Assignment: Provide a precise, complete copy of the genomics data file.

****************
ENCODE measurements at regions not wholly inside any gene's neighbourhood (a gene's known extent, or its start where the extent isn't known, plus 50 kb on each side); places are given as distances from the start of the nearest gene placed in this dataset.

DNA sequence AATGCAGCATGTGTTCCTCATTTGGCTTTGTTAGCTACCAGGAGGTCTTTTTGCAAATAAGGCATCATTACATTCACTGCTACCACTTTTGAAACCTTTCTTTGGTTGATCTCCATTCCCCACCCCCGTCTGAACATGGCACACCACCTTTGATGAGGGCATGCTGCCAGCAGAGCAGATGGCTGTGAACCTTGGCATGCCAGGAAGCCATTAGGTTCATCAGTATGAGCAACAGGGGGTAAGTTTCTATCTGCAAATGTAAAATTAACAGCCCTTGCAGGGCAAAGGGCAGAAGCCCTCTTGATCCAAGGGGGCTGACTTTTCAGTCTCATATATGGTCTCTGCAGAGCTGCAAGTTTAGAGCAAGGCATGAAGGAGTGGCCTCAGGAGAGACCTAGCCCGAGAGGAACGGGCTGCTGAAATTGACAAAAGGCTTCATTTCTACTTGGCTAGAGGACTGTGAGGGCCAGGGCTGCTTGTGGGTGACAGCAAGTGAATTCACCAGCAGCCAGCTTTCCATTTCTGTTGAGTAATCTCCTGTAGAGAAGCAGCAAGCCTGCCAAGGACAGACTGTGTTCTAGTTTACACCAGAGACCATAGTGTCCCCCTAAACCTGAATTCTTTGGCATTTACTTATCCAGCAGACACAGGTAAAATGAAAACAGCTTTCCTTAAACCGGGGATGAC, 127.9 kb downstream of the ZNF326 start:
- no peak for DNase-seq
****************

ENCODE measurements at regions not wholly inside any gene's neighbourhood (a gene's known extent, or its start where the extent isn't known, plus 50 kb on each side); places are given as distances from the start of the nearest gene placed in this dataset.

DNA sequence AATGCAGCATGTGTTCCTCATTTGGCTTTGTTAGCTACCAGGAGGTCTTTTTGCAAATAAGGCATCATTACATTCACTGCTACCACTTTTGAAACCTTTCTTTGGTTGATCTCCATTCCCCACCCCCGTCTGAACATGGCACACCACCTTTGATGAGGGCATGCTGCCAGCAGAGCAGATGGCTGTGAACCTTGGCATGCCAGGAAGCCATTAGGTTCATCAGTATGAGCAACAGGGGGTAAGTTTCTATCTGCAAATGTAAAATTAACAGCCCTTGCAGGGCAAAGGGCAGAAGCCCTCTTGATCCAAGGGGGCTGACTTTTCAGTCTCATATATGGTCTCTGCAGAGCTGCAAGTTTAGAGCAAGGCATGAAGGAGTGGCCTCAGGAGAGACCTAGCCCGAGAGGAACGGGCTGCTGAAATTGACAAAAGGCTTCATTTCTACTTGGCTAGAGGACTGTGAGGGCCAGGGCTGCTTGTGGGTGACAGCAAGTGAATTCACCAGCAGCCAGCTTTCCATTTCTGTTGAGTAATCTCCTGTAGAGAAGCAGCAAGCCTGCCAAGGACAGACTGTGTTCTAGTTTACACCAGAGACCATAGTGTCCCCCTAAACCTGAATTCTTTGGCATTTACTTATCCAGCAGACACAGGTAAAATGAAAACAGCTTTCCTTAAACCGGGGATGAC, 127.9 kb downstream of the ZNF326 start:
- no peak for DNase-seq